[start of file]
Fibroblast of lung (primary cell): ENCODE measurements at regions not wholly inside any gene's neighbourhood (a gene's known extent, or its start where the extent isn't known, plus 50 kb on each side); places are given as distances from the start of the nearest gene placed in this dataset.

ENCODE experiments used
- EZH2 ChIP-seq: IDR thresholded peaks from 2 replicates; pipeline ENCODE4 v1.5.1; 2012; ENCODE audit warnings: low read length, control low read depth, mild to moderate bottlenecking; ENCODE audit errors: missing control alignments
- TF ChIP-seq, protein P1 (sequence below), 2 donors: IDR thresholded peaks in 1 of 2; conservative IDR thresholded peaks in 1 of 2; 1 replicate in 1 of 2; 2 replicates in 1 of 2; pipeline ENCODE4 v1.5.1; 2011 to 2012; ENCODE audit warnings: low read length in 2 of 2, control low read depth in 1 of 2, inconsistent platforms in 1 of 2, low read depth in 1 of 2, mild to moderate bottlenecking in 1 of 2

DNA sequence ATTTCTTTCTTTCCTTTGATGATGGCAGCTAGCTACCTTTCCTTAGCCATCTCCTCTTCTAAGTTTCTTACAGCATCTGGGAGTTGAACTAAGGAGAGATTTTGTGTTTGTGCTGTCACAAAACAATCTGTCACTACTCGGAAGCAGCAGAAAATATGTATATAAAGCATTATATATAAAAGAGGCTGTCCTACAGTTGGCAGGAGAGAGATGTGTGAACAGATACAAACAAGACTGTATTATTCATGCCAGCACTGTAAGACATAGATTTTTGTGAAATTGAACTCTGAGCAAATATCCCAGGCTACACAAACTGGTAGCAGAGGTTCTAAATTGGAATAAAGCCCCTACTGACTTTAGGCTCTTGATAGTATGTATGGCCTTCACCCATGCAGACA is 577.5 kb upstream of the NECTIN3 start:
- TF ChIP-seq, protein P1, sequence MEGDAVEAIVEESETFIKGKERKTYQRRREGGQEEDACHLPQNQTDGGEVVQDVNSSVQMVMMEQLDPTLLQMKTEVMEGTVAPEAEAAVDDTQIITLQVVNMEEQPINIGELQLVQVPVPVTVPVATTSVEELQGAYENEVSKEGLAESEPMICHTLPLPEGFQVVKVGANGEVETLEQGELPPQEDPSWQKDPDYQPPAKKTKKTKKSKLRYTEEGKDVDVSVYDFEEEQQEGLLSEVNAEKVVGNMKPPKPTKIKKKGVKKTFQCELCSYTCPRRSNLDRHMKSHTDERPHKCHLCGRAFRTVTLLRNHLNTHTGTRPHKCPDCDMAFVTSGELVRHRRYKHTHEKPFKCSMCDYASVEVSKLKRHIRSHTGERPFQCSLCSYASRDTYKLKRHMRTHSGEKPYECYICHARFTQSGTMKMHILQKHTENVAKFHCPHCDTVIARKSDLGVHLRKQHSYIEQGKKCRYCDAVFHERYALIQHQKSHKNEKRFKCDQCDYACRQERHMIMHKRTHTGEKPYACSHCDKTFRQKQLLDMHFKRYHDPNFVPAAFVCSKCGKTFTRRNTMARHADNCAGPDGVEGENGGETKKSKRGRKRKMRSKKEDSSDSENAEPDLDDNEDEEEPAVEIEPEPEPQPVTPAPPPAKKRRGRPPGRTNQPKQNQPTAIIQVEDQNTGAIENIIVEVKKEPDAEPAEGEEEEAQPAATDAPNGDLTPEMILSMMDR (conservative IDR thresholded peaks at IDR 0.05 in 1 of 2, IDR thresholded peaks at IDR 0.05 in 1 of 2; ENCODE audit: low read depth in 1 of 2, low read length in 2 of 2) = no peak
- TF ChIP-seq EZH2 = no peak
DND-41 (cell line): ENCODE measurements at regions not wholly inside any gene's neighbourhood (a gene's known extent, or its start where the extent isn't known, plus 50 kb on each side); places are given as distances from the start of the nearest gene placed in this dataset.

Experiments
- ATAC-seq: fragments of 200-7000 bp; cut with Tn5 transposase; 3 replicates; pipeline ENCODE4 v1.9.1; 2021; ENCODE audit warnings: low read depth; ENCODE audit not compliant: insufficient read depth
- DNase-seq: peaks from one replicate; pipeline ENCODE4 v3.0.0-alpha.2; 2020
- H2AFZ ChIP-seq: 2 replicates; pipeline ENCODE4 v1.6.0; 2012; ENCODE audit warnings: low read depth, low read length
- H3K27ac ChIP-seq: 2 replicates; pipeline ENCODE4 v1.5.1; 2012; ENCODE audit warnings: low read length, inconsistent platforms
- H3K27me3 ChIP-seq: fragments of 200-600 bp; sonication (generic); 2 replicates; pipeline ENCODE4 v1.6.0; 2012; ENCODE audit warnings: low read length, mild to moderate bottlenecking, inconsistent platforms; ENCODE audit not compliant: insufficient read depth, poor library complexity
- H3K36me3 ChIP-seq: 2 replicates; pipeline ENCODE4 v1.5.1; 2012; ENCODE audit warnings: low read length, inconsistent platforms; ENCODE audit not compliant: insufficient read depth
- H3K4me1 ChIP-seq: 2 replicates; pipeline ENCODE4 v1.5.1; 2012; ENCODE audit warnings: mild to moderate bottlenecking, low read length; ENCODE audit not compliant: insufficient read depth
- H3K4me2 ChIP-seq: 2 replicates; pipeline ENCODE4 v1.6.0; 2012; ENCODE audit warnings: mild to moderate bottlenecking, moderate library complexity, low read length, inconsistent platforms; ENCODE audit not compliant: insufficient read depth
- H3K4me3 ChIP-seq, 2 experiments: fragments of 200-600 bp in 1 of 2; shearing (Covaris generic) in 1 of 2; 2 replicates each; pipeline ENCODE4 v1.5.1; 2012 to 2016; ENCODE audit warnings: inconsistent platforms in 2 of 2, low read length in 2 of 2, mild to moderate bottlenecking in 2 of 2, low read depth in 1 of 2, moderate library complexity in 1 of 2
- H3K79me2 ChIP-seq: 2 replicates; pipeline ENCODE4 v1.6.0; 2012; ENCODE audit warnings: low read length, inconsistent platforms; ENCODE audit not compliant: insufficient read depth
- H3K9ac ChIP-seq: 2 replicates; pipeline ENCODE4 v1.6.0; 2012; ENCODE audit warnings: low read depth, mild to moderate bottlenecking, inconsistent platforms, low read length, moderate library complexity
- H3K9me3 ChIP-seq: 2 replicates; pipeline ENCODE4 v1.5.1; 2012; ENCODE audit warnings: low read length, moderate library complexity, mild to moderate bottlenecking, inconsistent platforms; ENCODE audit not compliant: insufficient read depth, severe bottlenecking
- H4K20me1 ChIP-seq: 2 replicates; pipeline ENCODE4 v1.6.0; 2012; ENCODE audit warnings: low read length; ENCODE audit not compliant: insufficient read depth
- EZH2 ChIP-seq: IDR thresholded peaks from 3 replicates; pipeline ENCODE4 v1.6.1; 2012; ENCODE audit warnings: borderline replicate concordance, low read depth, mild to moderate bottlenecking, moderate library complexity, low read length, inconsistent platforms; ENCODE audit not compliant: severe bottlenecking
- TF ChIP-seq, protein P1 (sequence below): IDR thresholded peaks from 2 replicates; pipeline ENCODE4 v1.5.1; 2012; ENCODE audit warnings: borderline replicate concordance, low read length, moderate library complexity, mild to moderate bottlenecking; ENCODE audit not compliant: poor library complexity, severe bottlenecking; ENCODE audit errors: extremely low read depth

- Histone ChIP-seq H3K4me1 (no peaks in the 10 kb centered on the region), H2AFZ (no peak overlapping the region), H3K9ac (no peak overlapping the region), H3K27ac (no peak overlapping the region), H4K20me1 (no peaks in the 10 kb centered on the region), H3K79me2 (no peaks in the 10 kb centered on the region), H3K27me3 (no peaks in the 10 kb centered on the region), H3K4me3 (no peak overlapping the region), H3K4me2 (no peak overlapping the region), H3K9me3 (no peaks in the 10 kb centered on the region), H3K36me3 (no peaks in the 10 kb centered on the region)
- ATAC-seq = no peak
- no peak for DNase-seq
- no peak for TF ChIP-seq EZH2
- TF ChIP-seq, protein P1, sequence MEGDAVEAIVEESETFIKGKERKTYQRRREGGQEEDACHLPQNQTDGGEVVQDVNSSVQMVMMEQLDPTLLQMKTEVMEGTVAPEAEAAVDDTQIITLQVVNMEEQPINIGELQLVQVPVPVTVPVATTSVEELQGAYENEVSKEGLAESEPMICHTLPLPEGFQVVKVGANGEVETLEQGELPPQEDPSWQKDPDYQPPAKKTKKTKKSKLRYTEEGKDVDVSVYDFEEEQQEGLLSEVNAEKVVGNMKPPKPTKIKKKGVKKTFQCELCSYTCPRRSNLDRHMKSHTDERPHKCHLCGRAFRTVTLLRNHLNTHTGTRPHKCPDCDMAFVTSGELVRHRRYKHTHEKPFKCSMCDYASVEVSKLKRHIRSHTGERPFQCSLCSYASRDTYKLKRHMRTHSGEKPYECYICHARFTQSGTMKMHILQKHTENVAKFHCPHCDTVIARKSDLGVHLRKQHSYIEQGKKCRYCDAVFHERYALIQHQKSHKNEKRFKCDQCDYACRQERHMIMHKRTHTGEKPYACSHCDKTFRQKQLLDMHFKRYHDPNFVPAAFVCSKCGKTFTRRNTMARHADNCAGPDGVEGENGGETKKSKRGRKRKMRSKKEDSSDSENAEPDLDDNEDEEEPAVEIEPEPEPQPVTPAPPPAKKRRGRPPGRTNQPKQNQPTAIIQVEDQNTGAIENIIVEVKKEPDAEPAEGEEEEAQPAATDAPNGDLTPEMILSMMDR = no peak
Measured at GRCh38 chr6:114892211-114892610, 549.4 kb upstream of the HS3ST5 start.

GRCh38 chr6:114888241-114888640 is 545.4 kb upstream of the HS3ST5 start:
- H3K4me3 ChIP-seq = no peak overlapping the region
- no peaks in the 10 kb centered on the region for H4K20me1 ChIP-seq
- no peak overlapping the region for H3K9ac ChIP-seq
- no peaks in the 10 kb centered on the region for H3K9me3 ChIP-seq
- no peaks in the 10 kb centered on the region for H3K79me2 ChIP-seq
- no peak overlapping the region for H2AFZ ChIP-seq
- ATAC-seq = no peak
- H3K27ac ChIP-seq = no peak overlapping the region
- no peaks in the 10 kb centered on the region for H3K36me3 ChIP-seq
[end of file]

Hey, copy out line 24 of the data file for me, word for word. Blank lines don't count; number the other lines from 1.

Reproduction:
- TF ChIP-seq, protein P1 (sequence below): IDR thresholded peaks from 2 replicates; pipeline ENCODE4 v1.5.1; 2012; ENCODE audit warnings: borderline replicate concordance, low read length, moderate library complexity, mild to moderate bottlenecking; ENCODE audit not compliant: poor library complexity, severe bottlenecking; ENCODE audit errors: extremely low read depth